[sdiy] Understanding Analog Computer Schematics?
don at till.com
Wed Feb 25 07:32:10 CET 2009
> From: Aaron Lanterman <lanterma at ece.gatech.edu>
> Date: Tue, 24 Feb 2009 12:07:44 -0500
> Hmmm... Actually shouldn't the response be a quadratic and not a
> > harrybissell at wowway.com wrote:
> >> A resonant filter triggered with a pulse, followed by an absolute
> >> value circuit. Vary the Gain, the Resonance, and the Frequency ???
Um, this is an important point here... The analog computer program is
not a resonant filter through an rectifier. The idea is not to copy
the appearance of a bouncing ball, the idea is to derive the
differential equations, implement them on the analog computer, and be
impressed that the result looks much like a real boucing ball.
The analog computer program runs a parameter voltage (gravity) through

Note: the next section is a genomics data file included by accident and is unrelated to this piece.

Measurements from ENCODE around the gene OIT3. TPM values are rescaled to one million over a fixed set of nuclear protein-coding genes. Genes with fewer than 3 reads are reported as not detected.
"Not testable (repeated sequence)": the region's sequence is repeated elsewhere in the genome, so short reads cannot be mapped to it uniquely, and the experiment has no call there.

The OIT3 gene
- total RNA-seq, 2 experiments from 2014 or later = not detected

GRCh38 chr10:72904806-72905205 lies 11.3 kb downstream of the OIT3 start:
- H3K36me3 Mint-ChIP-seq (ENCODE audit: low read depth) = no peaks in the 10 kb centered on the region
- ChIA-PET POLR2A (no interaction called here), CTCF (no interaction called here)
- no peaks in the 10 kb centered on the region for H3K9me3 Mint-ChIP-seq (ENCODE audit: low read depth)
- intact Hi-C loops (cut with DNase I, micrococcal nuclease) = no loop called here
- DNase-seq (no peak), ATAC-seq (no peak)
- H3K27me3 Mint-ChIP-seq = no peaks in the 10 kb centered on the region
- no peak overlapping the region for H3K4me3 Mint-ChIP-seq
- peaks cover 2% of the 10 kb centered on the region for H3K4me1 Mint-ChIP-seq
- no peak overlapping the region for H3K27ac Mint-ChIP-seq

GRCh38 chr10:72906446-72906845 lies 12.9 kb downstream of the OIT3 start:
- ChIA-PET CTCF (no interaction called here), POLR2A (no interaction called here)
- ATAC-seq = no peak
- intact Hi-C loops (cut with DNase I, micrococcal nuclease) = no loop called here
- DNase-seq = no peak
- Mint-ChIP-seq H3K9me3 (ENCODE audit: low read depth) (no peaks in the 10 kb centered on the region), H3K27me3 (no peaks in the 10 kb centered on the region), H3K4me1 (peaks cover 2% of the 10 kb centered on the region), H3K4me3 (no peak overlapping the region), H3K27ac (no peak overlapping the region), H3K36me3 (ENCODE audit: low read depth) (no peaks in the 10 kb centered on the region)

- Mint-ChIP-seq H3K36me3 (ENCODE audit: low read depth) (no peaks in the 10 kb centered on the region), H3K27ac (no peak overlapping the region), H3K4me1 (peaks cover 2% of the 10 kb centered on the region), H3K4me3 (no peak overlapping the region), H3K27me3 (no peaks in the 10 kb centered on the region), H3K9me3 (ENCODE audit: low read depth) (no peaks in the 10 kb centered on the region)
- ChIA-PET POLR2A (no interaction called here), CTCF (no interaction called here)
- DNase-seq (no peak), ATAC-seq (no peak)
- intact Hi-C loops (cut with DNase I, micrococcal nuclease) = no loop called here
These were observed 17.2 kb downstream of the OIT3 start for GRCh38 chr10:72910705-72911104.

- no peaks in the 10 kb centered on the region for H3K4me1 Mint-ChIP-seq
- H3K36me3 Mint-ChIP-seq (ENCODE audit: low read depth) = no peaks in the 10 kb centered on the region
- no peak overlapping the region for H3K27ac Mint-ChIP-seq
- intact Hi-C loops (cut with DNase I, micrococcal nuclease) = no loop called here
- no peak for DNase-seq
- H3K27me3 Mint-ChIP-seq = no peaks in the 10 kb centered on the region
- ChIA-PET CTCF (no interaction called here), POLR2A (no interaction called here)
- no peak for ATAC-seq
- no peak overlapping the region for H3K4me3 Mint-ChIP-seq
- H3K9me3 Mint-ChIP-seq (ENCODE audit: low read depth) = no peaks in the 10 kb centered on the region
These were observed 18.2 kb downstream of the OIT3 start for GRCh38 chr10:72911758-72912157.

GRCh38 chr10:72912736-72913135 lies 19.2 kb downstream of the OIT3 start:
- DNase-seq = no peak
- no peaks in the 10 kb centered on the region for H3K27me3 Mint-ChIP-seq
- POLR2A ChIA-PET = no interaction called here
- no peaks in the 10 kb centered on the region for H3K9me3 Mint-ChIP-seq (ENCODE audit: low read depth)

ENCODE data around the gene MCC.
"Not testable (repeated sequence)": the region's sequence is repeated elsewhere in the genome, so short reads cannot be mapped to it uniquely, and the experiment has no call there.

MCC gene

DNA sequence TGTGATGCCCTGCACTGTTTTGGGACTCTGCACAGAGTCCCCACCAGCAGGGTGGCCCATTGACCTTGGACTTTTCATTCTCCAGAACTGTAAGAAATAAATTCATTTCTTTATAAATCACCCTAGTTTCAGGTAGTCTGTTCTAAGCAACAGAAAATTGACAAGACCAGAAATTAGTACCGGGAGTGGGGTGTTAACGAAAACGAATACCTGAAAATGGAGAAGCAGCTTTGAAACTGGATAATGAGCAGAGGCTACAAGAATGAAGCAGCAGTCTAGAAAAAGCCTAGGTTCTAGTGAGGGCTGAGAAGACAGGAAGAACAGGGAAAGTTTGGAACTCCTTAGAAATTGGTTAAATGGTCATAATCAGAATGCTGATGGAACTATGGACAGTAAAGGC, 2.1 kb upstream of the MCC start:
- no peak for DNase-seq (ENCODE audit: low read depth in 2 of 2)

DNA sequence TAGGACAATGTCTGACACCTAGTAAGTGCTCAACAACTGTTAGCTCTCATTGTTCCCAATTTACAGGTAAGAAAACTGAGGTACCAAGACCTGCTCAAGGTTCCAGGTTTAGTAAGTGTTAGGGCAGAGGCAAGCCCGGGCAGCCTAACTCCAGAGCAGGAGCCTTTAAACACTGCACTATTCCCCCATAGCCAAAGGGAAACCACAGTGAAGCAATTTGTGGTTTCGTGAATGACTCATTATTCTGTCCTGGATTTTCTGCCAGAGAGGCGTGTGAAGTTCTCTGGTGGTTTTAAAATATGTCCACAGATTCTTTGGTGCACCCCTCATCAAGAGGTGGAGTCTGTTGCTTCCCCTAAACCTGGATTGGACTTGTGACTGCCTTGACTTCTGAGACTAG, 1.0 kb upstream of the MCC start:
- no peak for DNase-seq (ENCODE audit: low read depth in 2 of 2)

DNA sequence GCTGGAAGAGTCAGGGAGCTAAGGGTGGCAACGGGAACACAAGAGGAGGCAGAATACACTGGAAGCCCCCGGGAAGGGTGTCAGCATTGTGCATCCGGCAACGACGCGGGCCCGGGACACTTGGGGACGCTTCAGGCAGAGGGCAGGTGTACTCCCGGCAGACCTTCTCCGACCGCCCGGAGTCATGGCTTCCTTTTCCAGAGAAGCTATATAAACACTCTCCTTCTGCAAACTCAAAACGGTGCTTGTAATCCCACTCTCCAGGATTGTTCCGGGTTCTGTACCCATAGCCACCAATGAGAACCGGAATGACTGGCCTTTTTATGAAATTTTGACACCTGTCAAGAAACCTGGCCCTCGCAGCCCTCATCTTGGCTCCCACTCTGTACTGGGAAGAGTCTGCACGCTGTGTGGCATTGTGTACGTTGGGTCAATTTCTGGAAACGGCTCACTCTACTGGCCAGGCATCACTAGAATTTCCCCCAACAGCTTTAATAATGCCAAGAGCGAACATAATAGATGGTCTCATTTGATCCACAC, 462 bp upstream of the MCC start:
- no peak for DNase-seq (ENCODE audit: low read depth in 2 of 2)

an integrator (velocity) and a second integrator (position), with some
feedback (damping). So it's not an exponentially decaying sine, it's
a quadratic, or at least a quadratic when the damping is set to zero.
(That point being made, yeah sure, then they add the absolute value
circuit, the 90-degree high frequency sine, and the ball-squash-diode
for the visual effect.)
I found the manual and schemetic for the Heath Analog Computer here:
A bouncing ball program is included at the end of the manual. But,
looking at it, I don't believe that program is correct. Additionally
there are a couple simplifications you can do so that you can include
both the quadrature ball outline oscillator and the bouncing ball
program together in the 9 opamps.
Palo Alto, California
don at till.com
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